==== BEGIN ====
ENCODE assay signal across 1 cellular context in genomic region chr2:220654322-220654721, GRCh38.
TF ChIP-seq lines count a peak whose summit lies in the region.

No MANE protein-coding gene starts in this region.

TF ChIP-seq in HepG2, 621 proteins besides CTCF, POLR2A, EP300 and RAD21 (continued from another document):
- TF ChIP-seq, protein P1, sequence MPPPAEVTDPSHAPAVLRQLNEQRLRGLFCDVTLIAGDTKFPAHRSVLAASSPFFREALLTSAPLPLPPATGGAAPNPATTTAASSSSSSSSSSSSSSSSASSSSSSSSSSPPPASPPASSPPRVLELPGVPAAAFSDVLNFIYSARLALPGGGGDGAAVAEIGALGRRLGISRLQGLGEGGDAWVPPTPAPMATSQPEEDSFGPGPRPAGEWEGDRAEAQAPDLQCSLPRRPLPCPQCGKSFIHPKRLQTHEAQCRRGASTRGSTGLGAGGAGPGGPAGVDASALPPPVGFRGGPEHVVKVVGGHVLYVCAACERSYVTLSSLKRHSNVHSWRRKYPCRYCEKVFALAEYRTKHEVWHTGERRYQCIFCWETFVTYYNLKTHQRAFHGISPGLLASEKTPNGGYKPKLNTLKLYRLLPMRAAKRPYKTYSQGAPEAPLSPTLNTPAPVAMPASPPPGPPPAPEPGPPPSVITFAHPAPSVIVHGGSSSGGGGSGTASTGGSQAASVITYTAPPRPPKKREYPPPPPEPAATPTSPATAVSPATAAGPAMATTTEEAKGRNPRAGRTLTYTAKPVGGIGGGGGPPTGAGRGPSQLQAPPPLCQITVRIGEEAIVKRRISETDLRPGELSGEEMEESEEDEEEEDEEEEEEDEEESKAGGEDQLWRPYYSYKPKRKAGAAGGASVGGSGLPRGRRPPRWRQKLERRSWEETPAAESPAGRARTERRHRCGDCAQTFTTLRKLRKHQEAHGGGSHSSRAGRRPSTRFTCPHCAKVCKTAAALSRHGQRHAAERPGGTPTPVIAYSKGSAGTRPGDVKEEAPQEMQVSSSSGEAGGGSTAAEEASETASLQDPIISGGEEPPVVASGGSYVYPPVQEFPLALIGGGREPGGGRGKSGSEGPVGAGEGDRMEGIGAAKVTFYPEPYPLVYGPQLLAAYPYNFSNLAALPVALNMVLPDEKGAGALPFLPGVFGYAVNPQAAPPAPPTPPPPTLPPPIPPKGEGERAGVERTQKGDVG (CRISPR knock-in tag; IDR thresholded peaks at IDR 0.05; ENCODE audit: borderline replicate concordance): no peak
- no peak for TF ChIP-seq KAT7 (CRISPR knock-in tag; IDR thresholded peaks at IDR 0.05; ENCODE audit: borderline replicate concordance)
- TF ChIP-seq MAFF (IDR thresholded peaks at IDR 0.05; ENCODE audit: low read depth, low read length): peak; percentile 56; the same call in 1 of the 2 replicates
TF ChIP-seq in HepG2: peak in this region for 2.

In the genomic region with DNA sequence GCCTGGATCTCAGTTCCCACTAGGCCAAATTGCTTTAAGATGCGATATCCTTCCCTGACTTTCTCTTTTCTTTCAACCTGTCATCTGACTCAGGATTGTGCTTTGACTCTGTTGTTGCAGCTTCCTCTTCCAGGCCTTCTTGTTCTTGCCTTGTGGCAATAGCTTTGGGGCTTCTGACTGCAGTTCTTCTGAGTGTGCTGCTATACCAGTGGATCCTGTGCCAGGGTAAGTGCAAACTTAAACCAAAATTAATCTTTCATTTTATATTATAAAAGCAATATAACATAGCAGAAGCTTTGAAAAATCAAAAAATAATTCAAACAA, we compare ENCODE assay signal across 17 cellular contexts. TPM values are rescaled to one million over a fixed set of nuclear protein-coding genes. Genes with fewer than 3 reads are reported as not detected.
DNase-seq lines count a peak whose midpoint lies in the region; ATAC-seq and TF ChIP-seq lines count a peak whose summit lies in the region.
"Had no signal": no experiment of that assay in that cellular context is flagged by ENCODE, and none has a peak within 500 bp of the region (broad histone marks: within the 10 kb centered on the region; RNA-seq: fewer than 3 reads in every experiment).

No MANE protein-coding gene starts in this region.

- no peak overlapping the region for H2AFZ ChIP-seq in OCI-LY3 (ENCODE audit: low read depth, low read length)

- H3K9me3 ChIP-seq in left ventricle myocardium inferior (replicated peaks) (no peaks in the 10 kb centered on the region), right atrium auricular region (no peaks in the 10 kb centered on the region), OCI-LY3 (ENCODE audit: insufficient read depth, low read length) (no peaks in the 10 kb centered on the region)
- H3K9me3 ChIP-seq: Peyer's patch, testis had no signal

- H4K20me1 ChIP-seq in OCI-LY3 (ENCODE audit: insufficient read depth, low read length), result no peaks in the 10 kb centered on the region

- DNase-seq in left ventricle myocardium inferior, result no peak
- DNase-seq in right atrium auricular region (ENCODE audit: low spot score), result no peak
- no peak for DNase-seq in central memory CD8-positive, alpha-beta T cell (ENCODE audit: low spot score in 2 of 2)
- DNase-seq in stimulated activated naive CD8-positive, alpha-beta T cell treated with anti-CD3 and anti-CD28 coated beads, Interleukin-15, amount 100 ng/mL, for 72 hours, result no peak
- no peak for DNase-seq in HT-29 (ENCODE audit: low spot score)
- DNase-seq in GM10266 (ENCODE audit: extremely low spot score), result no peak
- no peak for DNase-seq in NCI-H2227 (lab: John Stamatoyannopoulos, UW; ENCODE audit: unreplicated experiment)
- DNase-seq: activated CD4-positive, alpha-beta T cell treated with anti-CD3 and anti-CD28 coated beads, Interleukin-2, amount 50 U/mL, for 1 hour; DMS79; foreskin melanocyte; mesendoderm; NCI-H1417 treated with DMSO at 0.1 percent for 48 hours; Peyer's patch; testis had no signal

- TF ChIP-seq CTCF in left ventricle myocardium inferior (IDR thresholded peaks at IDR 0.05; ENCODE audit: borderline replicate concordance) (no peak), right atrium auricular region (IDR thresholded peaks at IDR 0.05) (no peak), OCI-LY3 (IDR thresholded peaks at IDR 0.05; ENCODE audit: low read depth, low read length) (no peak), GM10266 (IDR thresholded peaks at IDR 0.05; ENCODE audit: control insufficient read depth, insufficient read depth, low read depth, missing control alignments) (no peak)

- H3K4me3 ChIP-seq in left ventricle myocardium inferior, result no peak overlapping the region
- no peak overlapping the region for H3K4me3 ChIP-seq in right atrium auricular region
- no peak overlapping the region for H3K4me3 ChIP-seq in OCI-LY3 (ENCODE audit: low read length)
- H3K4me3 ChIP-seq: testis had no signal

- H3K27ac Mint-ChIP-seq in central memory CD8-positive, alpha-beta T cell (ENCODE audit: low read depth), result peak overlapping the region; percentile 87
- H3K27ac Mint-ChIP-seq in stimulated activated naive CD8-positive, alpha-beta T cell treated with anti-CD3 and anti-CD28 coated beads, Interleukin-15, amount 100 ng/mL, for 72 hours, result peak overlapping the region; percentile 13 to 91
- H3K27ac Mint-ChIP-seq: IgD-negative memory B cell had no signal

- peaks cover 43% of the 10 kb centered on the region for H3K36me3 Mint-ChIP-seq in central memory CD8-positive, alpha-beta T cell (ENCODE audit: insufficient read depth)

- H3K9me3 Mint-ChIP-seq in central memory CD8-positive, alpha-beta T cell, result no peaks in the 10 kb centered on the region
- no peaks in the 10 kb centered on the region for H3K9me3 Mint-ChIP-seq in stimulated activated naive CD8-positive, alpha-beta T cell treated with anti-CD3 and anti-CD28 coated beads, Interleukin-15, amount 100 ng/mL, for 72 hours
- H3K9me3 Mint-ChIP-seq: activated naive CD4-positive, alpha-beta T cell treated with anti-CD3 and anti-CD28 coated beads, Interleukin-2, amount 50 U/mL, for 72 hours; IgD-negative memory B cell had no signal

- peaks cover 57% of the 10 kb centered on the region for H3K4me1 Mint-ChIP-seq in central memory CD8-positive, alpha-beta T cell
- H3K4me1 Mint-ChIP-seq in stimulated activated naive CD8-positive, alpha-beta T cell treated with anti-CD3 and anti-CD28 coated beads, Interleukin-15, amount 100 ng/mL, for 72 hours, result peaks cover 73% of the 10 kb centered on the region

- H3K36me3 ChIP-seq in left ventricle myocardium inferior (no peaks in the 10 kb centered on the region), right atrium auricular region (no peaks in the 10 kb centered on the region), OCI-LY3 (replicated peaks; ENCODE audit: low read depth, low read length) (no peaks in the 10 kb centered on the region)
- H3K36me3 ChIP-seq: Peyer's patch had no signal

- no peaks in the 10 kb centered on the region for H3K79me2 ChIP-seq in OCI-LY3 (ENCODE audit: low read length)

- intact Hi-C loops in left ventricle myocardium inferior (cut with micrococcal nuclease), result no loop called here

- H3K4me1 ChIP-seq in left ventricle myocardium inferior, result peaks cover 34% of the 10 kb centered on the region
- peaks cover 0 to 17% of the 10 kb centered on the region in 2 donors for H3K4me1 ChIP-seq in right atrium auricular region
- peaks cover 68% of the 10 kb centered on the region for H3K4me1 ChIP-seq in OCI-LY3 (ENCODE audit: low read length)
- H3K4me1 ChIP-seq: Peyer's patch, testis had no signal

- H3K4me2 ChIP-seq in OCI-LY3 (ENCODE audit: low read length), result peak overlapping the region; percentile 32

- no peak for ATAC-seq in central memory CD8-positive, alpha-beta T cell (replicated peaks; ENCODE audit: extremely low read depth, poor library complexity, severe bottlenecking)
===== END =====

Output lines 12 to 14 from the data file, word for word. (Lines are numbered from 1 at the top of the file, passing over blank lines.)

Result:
No MANE protein-coding gene starts in this region.

- no peak overlapping the region for H2AFZ ChIP-seq in OCI-LY3 (ENCODE audit: low read depth, low read length)

- H3K9me3 ChIP-seq in left ventricle myocardium inferior (replicated peaks) (no peaks in the 10 kb centered on the region), right atrium auricular region (no peaks in the 10 kb centered on the region), OCI-LY3 (ENCODE audit: insufficient read depth, low read length) (no peaks in the 10 kb centered on the region)